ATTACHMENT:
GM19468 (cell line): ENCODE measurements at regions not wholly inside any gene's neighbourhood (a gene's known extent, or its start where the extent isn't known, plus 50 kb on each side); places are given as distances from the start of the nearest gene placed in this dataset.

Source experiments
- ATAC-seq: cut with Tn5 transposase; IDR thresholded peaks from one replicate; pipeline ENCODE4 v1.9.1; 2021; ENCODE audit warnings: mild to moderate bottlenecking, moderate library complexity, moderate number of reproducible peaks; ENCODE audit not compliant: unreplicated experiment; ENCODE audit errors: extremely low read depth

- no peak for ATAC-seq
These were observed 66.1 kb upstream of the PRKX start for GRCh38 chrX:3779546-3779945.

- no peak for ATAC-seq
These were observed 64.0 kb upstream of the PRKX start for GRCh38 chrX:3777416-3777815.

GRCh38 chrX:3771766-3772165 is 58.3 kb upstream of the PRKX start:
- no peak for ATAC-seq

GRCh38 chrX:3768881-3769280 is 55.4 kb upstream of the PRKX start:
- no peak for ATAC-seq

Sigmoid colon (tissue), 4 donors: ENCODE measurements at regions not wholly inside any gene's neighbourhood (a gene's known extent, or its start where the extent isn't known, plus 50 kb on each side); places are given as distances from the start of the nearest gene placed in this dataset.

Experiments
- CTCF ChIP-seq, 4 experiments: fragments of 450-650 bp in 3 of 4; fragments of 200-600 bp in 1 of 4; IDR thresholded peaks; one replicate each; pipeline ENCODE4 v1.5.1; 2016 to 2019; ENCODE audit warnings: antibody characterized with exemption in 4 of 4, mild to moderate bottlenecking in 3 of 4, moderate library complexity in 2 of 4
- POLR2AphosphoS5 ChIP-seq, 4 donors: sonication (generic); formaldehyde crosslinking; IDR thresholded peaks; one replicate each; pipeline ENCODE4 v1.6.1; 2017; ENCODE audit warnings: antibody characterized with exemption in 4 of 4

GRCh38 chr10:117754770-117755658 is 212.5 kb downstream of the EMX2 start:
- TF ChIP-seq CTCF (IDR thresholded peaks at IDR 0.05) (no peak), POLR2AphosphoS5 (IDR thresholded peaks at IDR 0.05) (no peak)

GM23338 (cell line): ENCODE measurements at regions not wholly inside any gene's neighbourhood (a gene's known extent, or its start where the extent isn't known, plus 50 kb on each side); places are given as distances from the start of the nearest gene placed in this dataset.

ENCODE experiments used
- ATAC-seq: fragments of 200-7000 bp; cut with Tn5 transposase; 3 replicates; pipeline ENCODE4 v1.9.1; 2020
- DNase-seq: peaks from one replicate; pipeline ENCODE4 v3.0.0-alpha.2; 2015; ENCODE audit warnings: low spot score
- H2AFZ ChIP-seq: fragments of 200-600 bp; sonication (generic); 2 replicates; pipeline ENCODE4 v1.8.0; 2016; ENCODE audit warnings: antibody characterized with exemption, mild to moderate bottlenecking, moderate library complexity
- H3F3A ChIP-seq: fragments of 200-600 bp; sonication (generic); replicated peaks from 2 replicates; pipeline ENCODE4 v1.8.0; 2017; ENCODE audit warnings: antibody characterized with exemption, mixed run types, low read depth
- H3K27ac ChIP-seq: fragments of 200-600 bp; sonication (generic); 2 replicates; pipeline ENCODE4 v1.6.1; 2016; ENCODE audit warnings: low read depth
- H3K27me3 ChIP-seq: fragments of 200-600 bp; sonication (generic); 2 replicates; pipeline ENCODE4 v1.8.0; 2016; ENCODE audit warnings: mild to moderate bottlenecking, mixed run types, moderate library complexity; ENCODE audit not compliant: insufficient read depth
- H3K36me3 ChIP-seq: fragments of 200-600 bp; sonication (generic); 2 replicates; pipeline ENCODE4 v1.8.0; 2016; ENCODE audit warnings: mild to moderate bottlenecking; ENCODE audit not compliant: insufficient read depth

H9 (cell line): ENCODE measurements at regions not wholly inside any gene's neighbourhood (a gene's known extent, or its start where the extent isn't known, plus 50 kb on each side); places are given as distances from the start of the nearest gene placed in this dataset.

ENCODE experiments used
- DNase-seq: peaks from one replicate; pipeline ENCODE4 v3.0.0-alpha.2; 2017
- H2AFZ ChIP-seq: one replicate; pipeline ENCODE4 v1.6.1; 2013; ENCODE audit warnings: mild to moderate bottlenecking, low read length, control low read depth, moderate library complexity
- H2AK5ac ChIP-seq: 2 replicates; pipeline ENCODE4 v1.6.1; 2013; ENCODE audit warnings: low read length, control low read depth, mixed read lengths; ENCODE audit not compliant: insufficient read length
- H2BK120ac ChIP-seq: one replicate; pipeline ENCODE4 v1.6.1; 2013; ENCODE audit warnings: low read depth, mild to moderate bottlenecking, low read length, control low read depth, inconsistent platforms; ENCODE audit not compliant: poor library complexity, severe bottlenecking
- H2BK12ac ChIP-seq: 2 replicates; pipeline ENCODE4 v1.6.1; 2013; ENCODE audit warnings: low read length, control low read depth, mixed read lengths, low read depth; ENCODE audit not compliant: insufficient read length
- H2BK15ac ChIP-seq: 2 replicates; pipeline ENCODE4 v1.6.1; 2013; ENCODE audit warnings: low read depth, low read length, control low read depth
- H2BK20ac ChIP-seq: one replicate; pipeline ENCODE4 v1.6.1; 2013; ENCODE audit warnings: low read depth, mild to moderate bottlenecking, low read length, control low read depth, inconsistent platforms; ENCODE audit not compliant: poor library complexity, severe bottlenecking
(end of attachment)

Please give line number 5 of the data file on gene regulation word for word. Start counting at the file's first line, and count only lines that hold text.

These were observed 66.1 kb upstream of the PRKX start for GRCh38 chrX:3779546-3779945.